Studio Visit: Sarabeth Dunton

Sarabeth Dunton is an artist living and working in Kansas City.  Her work can be seen in PLEAT's May 2017 exhibition and sarabethdunton.com. 

Please describe your work.
I like to think my work is the product of a process of candid introspection that is consistently assaulted by the myriad inputs and outputs of daily life and the consistent pestering beep beep bloops of handheld digital interfaces....also aliens.  Lately, I’ve been feeling like we live in a simulation plagued by glitches, designed by some mysterious misanthropic overlords.  So, in order to be more optimistic, I’ve been working on plans for the aliens to come and save us all.  The blueprints are in my work.  In a way. Metaphorically speaking.  The work keeps me hopeful.  In a disillusioned sort of way.

What internal and external factors motivate your conceptual choices?
The world is a mess right now.  Or perhaps it has always been a terrible mess, but we weren’t so continually connected to all the events of the world.  Our circles used to be so much more immediate.  Externally, the anxiety of the world is a big influence.  It causes me to turn inward.  Art can be a brief respite.  You can design a world that makes sense.  My process is very slow, very methodical.  It requires me to be slow and move with accuracy, and in turn urges the viewer to slow down and stay in this place for a while.

Escapism is one of the major roots of my work.  As a kid I was always hiding in the corner reading, or obsessively watching the same classic musicals day after day.  I’ve always wanted to visit another world, another reality.  Through making I can do that. Currently I’m fascinated by manufactured escapism, such as cruise ships, casinos, and video games.  A lot of aesthetic influence from those things makes its way into my work.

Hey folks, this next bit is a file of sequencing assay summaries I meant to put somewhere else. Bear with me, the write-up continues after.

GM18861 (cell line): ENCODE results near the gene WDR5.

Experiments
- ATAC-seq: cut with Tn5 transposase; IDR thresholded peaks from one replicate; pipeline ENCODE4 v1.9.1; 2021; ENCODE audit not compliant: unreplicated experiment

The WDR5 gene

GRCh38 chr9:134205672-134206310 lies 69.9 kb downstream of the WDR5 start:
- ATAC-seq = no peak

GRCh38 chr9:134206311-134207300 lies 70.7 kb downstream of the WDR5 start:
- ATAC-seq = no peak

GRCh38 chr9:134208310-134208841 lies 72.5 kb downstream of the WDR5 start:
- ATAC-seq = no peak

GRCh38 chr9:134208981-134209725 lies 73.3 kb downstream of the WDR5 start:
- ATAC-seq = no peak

Who are your artistic influences and what have you learned from them?
I’ve always really dug Matthew Ritchie and Paul Laffoley.  They both have this neurotic desire to explain everything, to make sense of it all.  I think my approach is much more abstracted than either of theirs, but the roots of desire are similar.  How do we approximate an understanding a universe, which is irrational and chaotic, when we ourselves desire order, even though we are paradoxically so irrational ourselves?

Architecture is a big influence as well, especially the idealistic utopian stuff of the 60s and 70s.  Paolo Soleri’s Arcosanti in Arizona on one hand, Buckminster Fuller’s domes on another, and then way out in left field Leonard Knight’s Salvation Mountain.  The thing that really unites these works and inspires me is their motivation.  They were searching for a key that would unlock the inherent good that can exist in humanity.  At the same time there were looking for deliverance, some sort of earthly escape.  Recently I discovered Pedro Friedeberg and have been really affected by his work.  I also find myself continually turning to classical, medieval, and Renaissance work.  The root of any contemporary understanding of visual narrative starts there for me and I revisit classics regularly.

How has digital technology affected your artistic practice?
It is a great way to see the work of peers across the globe.  I think its very useful for exposure and connection.  Sometimes I’m afraid I’ll start to make work that looks better on Instagram than in IRL.  I try to step back from it whenever I can.  I want to make sure my influences are honest, intuitive, and personal, and not just trendy.  I think that the easy access to others work is good, but can also be sort of dangerous for creativity.  It’s a double edged sword.